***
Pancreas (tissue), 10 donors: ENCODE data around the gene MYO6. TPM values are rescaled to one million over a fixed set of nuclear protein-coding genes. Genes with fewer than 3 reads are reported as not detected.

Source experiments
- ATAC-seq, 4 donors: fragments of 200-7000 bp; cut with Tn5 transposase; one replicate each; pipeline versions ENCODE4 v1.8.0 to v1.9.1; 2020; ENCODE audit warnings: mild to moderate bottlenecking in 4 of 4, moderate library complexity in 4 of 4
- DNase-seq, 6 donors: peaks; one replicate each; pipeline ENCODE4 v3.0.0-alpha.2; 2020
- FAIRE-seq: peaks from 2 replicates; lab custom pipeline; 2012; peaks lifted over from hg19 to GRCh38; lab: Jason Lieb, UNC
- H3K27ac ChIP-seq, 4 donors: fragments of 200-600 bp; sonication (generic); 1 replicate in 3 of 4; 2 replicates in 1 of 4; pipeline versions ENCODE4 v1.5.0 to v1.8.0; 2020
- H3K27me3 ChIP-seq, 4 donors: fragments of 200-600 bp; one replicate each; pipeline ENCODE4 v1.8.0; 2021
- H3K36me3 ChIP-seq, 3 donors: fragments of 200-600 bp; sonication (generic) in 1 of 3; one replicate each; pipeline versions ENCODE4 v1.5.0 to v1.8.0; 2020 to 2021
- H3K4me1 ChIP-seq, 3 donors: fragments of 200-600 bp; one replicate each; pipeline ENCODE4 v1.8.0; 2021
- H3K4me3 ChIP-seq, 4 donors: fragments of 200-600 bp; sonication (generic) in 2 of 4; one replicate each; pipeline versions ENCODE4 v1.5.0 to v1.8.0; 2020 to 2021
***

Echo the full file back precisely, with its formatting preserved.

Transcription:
Pancreas (tissue), 10 donors: ENCODE data around the gene MYO6. TPM values are rescaled to one million over a fixed set of nuclear protein-coding genes. Genes with fewer than 3 reads are reported as not detected.

Source experiments
- ATAC-seq, 4 donors: fragments of 200-7000 bp; cut with Tn5 transposase; one replicate each; pipeline versions ENCODE4 v1.8.0 to v1.9.1; 2020; ENCODE audit warnings: mild to moderate bottlenecking in 4 of 4, moderate library complexity in 4 of 4
- DNase-seq, 6 donors: peaks; one replicate each; pipeline ENCODE4 v3.0.0-alpha.2; 2020
- FAIRE-seq: peaks from 2 replicates; lab custom pipeline; 2012; peaks lifted over from hg19 to GRCh38; lab: Jason Lieb, UNC
- H3K27ac ChIP-seq, 4 donors: fragments of 200-600 bp; sonication (generic); 1 replicate in 3 of 4; 2 replicates in 1 of 4; pipeline versions ENCODE4 v1.5.0 to v1.8.0; 2020
- H3K27me3 ChIP-seq, 4 donors: fragments of 200-600 bp; one replicate each; pipeline ENCODE4 v1.8.0; 2021
- H3K36me3 ChIP-seq, 3 donors: fragments of 200-600 bp; sonication (generic) in 1 of 3; one replicate each; pipeline versions ENCODE4 v1.5.0 to v1.8.0; 2020 to 2021
- H3K4me1 ChIP-seq, 3 donors: fragments of 200-600 bp; one replicate each; pipeline ENCODE4 v1.8.0; 2021
- H3K4me3 ChIP-seq, 4 donors: fragments of 200-600 bp; sonication (generic) in 2 of 4; one replicate each; pipeline versions ENCODE4 v1.5.0 to v1.8.0; 2020 to 2021